PALM COAST, Fla. — Most resorts with more than one golf course face a dilemma: One track stands out as a consistent favorite, while the other (or others) often serve as a Plan B. Players only go there if they already played the main course more than a handful of times, or if they can’t get a tee time on the big course.
There are, of course, several prominent exceptions where guests can debate which of multiple courses is the favorite, with Bandon Dunes in Oregon, Forest Dunes in Michigan and the relatively new Streamsong in Florida among prominent examples. Add Hammock Beach Resort to that list.
Its Ocean Course is ranked No. 11 in Florida on the Golfweek’s Best Courses You Can Play list, and the Conservatory Course is ranked No. 20 on the same list.
The Jack Nicklaus-designed Ocean Course gets a lot of love, for good reason. Its six holes along the Atlantic Ocean offer plenty of beachfront photo ops for golfers, and a wall-to-wall renovation with new grass – part of rebounding efforts necessitated by two hurricanes in the past two years – has the course in pristine shape. The course wraps around the resort with a dramatic 18th green adjacent to the main beach path.
Oh, yeah, there’s also the Tom Watson-designed Conservatory Course across the Intracoastal Waterway and marshland on the mainland. It’s not physically connected to the resort, it doesn’t offer beach views and it isn’t front and center in the viewfinder.
But to some golfers, none of that matters. At a Golfweek Raters event this month at Hammock Beach, two dozen course raters couldn’t pick a consensus best course. Some raters loved the Ocean, others seemed surprised to favor the Conservatory after one loop around each.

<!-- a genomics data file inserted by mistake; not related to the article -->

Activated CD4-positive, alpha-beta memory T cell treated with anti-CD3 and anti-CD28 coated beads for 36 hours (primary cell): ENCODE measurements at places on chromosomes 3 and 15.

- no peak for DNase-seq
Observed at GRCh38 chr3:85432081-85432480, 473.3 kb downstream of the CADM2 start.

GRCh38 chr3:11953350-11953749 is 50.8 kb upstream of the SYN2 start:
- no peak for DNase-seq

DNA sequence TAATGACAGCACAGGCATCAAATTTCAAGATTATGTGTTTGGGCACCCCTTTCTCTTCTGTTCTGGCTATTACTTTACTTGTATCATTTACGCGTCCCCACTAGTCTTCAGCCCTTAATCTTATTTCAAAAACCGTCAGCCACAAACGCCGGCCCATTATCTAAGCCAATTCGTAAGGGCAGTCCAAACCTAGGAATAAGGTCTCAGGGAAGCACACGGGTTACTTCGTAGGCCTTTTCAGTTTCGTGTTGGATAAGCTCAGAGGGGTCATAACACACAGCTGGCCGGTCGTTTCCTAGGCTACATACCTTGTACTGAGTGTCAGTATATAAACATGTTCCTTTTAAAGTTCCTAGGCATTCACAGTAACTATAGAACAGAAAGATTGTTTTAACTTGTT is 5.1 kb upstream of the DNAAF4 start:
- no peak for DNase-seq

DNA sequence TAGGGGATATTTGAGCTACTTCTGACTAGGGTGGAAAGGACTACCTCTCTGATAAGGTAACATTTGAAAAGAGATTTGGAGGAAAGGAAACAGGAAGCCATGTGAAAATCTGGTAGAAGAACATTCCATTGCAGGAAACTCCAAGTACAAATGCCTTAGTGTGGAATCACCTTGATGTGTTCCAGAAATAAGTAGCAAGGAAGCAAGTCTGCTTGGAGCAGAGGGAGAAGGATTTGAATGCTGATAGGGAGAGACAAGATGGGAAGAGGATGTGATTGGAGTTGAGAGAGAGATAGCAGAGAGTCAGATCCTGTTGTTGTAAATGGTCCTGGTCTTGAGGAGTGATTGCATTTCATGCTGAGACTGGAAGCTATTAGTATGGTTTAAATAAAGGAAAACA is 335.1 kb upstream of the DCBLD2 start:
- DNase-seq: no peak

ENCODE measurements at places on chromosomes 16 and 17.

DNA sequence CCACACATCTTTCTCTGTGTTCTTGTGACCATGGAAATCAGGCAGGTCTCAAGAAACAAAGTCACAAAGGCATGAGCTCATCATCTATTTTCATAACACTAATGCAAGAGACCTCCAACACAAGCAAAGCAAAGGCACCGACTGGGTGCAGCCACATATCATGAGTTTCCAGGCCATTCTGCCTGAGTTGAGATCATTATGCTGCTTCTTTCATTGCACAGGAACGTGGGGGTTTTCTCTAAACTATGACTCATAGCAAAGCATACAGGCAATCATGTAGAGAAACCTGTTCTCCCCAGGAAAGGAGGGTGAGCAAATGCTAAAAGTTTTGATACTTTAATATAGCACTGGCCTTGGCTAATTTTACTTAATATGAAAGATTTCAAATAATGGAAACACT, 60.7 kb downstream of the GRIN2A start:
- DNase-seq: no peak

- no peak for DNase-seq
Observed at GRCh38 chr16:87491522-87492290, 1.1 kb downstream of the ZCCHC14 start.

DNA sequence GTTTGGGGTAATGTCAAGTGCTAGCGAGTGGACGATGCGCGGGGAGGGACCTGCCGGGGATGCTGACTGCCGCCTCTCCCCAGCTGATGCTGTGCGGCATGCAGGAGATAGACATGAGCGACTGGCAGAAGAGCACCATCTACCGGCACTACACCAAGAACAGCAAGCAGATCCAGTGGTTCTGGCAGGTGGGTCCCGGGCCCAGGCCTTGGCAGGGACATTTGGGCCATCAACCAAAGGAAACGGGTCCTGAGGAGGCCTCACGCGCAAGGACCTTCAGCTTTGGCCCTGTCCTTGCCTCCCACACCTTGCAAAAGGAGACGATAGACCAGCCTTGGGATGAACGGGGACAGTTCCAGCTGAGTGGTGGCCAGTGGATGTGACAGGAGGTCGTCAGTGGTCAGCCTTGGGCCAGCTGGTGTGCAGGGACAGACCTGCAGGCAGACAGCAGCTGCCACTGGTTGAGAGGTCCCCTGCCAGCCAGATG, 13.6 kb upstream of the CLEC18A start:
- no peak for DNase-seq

“The Conservatory is a really nice design with some very interesting par-4 holes,” said Golfweek course rater Mike Corbin, who expressed the opinions of many on the trip. “I really enjoyed the elevation changes, which you do not often see in Florida golf courses. The bunkering was well thought out, honoring the links design and making the holes challenging without the use of trees. The practice area was also very well designed allowing for a great warm-up.
“It is hard to pick a favorite because the two courses are so different. I actually liked both and felt that the two courses complement each other. If I was a member, I would not be disappointed rotating between these two courses.”
Other raters clearly favored the Ocean Course but still enjoyed the Conservatory.
“As far as the courses, I felt the Ocean Course was one of the more friendly Nicklaus courses that I have played,” rater Rich Styles said. “… I really like the layout, and the new (Platinum Paspalum) grass makes the fairway lies stand up, but I did find it hard to keep ball on the greens, not much bite but a lot of run off. I would definitely play it again.
“The Conservatory was my first Watson course. Decent layout with a lot of contours, which made it difficult to visually picture the hole from the tee (distance seemed longer, which I am sure is by his design). Nice layout and used what the property gave them to design.”
And yet others would commit all their golf time on any possible subsequent trips to the Ocean Course without repeating the drive across the Intracoastal Waterway to the Conservatory.
“I loved the Ocean Course,” rater John Pearson said. “The routing was interesting, the variety of holes kept you guessing each time you turned the corner and it was in great condition. … The Conservatory Course gets much lower ratings than the Ocean. Without the GPS on the carts, it would have been most difficult to play, as there’s no natural flow to the course.”
It’s all an example of a quality second course presenting a nice problem for a resort. Everyone will have a favorite, and the difference and similarities in the courses makes for nice 19th-hole debate. The best advice might be to book a long enough stay to play all the available courses at any resort, then decide for yourself. Gwk